Opening a deep, strange, Alaskan history up the Wolverine River
Alaskan author Eowyn Ivey’s first novel, The Snow Child, set in 1920’s Alaska, was a runaway success, eagerly enjoyed by many.
So her second novel was going to be one arriving with very high expectations indeed
She does not disappoint, though this is a different kind of book, the mythic elements exist as more unexplained, puzzling and unresolved for her characters,. And in many ways, writing something a little different has been a good choice. Ivey clearly is not just a one trick pony of a writer
Ivey stays with her home state, one whose landscape and culture clearly deeply resonate for her, and are in her sinews.
To The Bright Edge Of The World is fiction, but reads much more like history. For a start, there is the structure of the novel, set for the most part in 1885, and being the journals of Lieutenant Colonel Allen Forrester, and his journey from Perkins Island up the Wolverine River, as part of an opening up of Alaska, not only for the sourcing of gold and copper, but for transport, settlements and trade. Forrester’s quite terrifying and challenging journey through an isolated, beautiful and dangerous landscape is intercut with the diary written by his young wife, Sophie, left behind in Vancouver Barracks, Washington Territory, to wait for her husband’s return, which is likely to take a year. There are also other journals from Lieutenant Pruitt, one of Forrester’s party, whose role is to manage various scientific instruments to record the weather, and also, with photography as a fairly new medium, to curate a visual record of the ground-breaking journey. As the vast territory is also home to Native Americans who have inhabited the land, a trapper who is familiar with some of the languages spoken by the different tribes, is also part of Forrester’s party.
In fact, Forrester and his specific expedition and the other people are Ivey’s brilliant invention. Journeys did of course happen, and some of the history of that ‘opening up of Alaska’ also happened, but she used real expeditions as fuel for her imagination, not as ‘fictionalised biography’. This gives freedom
Her account of Forrester’s journey is magnificent, eerie and spell-binding. She winds in some of the shamanic, spiritual traditions of Native Americans, and there are ‘unexplained’ happenings. These do not feel like ‘magic’ or ‘fantasy’ but they do feel inexplicable to a linear, cause-and-effect thinking, and are something which Forrester, Sophie, and others experience, and are left uneasy by, precisely because of their ‘more things in heaven and earth’ nature.
The character of Sophie is particularly interesting. She is an unconventional young woman. Her own family history is creative, free-thinking, and with a strong personal-spiritual identity. Sophie is highly intelligent, and with a passion for the natural world. She is one of those women who almost stand on the threshold of a more modern world, a good generation or two ahead of her time.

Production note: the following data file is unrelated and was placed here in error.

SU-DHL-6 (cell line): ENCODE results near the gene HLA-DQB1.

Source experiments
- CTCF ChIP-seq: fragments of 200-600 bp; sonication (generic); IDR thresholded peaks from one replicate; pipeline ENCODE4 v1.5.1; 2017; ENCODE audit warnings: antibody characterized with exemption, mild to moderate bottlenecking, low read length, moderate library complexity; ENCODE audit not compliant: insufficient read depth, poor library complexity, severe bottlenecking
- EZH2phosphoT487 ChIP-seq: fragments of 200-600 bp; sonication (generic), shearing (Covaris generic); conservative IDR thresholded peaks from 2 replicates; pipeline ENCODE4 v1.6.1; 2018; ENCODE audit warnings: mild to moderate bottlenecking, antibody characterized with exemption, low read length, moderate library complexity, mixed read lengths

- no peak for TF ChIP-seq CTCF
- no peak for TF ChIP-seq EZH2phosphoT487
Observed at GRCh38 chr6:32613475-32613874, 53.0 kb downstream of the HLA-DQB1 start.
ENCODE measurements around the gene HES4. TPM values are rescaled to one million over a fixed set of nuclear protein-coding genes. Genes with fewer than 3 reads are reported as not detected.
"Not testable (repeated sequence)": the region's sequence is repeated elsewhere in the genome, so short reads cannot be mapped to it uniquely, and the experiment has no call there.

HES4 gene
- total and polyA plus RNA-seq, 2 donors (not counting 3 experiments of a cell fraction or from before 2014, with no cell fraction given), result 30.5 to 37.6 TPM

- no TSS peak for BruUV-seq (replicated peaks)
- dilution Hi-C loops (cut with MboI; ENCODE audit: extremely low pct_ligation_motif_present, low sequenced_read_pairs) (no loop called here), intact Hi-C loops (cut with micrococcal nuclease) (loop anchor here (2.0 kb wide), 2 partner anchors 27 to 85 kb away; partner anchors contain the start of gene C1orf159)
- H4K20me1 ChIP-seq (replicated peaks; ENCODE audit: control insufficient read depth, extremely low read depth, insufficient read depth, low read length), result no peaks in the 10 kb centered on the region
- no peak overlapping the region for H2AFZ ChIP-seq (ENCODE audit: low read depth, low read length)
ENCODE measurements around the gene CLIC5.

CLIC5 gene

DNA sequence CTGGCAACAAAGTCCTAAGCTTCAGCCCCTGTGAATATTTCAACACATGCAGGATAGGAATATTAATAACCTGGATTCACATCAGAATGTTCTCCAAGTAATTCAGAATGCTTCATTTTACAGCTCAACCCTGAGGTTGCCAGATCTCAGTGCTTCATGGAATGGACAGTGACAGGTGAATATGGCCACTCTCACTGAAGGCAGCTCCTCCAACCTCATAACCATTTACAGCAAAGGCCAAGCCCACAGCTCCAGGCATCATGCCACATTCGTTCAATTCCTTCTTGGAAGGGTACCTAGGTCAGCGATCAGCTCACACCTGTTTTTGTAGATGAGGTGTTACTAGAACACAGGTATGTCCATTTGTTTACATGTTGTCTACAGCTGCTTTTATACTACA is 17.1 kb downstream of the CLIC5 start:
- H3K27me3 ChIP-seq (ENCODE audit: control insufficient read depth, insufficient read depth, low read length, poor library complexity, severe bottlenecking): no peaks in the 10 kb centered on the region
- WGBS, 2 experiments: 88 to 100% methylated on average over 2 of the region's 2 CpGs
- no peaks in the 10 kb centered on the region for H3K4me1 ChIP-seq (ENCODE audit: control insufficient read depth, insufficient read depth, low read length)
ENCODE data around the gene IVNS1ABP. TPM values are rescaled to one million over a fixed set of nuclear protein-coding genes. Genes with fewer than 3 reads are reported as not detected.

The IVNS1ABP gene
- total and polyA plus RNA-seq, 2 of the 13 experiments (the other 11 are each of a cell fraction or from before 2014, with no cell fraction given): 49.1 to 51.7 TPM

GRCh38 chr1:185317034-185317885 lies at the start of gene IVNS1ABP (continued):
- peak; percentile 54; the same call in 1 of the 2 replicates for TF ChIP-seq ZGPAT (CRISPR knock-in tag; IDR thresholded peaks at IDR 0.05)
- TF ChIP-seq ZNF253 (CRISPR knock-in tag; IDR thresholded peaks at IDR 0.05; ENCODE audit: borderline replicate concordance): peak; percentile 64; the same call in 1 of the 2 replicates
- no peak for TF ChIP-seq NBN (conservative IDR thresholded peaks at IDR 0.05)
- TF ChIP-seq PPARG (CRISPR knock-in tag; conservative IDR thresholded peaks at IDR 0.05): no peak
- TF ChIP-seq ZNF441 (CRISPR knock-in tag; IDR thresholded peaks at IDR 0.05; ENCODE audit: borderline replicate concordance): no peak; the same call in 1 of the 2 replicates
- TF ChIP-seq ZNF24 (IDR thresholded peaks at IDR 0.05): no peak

Giving the ‘fiction’ she has created even more veracity, Ivey bookends and interleaves the 1885 journals and diaries of the Forresters with letters between Walter Forrester, Allen Forrester’s great-nephew, now in his 70s , and Joshua Sloan, the exhibits curator of the Alpine Historical Museum. Walter wishes to gift the writings, and the various artefacts from the journey, to the Museum. It’s a good literary device, allowing Joshua to explore further research, and also allows the reader to compare then and now, as he and Walter, in their letters, talk about the various artefacts, family history, and both of their own stories are opened out and developed by the exploration and development happening to Forrester, Sophie – and of course, Alaska itself
And if all these many delights were not enough – there are many photographs, newspaper clippings, line drawings and plates from books of the time scattered throughout the text.
I truly felt as if I was discovering for myself a window into a strange past.
A magnificent book. Ivey is a more than a bit of a magician. Edgar Allan Poe’s The Raven also is deeply present in the text, and I confess to having nightmares and being a bit wary of the smaller corvids in my local park (crows) whilst reading this. Her beautiful writing, sure plotting, and fascinating characters wove a satisfying spell, and the ‘strange stuff’ was a seamless and coherent part. I can’t say more, as the reader needs to discover this for themselves, without foreknowledge
I received this book from Amazon Vine UK as an ARC, and strongly recommend it. It will be available hardcover and Kindle, in both the UK and USA on 2nd August. A reading treat in store!
As for me, I hope she is deep within her third book, which I’ll be keenly waiting for…..